English Course Description

Lower-Division Course Descriptions

ENG 002 Composition (4) Provides practice and critique in a variety of forms and
modes of exposition including personal reflection, analysis, synthesis, and
evaluation. Requires six to eight formal papers, including a documented research
paper. (Does not apply to the English major or minor.)

ENG 006 Studies in Literature (4) An exploration of the ways of knowing provided
by narrative, poetry and drama. The course invites us to see how literature reveals
things we cannot know except by inference or by metaphor. Further, by
encouraging us to practice compassion by imagining the other, the course involves
us in ways of knowing that are inherently ethical. Content varies; faculty usually
include selections from historically underrepresented writers. Requires at least four
formal papers or the equivalent, involving a minimum of sixteen pages of analytic
writing.

ENG 007H First-Year Honors Seminar in Literature (4) Prerequisite: By invitation
only. A small group of honors students form a learning community around the
pleasures of attentive reading and rigorous discussion of literature from a variety of
cultural and historical contexts. Students also strengthen their skills as readers of
each others’ written work. To further foster that community, the seminar
incorporates activities outside of class, including attendance at live theater
performances.

ENG 014 Introduction to Creative Writing (4) Prerequisite: Completion of the firstyear
writing requirement. A guided workshop approach to writing in at least two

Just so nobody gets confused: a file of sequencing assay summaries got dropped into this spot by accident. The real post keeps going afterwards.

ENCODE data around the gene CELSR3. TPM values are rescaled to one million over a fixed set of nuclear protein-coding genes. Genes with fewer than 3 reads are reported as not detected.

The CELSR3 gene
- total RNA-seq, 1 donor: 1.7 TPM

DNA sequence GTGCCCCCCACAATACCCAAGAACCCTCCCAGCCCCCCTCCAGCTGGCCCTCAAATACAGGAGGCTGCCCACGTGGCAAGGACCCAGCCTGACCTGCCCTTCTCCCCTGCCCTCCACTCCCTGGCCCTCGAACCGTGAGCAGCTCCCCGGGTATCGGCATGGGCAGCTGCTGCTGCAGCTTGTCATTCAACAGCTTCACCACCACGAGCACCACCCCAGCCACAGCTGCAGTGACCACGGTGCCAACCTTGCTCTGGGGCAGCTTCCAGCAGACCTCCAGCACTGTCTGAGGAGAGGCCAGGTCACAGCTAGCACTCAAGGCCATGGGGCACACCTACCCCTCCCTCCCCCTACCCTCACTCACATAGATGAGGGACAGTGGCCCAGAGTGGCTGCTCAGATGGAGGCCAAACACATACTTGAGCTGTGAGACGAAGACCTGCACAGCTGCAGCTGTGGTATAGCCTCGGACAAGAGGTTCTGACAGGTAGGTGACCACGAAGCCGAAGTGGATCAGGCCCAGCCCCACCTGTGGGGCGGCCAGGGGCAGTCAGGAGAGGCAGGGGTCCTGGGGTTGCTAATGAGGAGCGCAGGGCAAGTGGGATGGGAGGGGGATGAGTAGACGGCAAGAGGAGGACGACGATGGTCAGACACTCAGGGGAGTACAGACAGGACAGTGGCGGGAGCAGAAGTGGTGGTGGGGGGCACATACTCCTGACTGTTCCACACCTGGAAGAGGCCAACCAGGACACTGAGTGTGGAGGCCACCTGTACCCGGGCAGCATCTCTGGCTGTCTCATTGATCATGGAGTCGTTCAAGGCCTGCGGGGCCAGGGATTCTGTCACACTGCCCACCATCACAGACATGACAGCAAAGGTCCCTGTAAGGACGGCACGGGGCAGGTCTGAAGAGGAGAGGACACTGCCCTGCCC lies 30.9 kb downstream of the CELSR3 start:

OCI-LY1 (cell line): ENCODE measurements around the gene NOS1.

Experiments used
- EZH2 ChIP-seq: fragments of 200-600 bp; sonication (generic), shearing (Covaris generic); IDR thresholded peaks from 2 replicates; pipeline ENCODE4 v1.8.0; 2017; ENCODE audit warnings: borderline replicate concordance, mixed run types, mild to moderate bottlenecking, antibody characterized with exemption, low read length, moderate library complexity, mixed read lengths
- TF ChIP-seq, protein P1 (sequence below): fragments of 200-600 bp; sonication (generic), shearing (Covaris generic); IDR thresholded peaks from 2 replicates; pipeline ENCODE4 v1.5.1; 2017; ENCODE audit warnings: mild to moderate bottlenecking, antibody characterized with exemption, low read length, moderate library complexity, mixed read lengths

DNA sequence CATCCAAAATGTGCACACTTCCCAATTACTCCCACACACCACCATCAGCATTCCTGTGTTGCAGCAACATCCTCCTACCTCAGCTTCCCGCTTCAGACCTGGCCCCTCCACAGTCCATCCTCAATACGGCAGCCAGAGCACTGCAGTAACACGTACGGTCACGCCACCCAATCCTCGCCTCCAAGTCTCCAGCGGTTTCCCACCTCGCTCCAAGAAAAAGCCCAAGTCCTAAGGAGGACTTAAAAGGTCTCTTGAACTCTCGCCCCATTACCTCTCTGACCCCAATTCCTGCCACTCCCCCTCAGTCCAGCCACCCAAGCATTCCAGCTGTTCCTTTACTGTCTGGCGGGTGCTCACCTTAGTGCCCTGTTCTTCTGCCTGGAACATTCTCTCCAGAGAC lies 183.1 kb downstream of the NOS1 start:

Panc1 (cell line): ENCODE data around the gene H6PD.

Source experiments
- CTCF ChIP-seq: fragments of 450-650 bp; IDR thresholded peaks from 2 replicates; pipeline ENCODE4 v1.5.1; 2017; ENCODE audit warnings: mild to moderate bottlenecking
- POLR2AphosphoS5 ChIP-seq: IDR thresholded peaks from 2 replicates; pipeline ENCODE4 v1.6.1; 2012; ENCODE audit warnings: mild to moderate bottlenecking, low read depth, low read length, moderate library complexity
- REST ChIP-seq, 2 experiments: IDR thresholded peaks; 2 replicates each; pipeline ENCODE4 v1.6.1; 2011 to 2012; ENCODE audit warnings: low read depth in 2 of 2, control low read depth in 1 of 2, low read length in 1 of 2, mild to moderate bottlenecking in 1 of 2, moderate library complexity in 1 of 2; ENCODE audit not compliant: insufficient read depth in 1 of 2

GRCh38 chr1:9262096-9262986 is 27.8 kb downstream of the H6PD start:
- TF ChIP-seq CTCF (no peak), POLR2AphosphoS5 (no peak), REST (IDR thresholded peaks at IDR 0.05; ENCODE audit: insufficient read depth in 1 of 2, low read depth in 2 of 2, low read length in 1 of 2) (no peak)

different literary genres (poetry, fiction, drama, or creative non-fiction).

ENG 044 Studies in World Literature (4) Topics in modern and contemporary
literature from around the world. Readings may include works by African, Asian,
Middle Eastern, Latin American, or Native American writers and range from
indigenous work to writing in colonial and post-colonial contexts, including both
literature in translation and Anglophone writers. May be repeated for credit as
topics vary.

ENG 045 Studies in Classic Literature (4) Topics in classic literature of the Western
World. Such topics as classical mythology, Dante, and the Bible as literature may
range from genre studies to courses on individual writers and may range in time
from the writers of classical antiquity to modern European authors. May be
repeated for credit as topics vary.

ENG 046 Survey of British Literature to 1800 (4) Historical overview of authors,
genres, and literary developments, as well as relevant cultural context, from the
medieval through the Renaissance, seventeenth-century, and eighteenth-century
eras.

ENG 047 Survey of British Literature 1800-Present (4) Historical overview of
authors, genres, and literary developments, as well as relevant cultural context, in
the Romantic, Victorian, Modern and Contemporary periods.

ENG 060 Writers in Conversation (4) Prerequisite: Completion of the first-year
writing requirement. This course emphasizes the dialogic nature of literature,
involving an intellectual and imaginative conversation between authors across
cultures or across times. Readings include works of two or more writers who
respond to each other, including at least one author from an underrepresented
tradition. Topics foreground an understanding of literary studies as rigorous,
inclusive, faithful, ethically minded and may include multicultural literature, global
literature, gender and literature, and film and literature, among others. Because this
course will introduce students to the skill set necessary for the study of English, it is
intended to be taken during the first semester of the English major or minor.

ENG 087 Introduction to Journalism (4) Prerequisite: Completion of the first-year
“Writing for the Liberal Arts” requirement. Extensive experience in news reporting
and feature writing. Consideration given to current professional and ethical issues
facing the press. Serves as writing elective.

ENG 090 Literary Analysis (4) Prerequisites: completion of the first-year writing
requirement. Intensive written practice in methods of analyzing and interpreting
works of drama, fiction, or poetry in genre-specific ways, as preparation for upperdivision
literature courses. Serves as writing elective.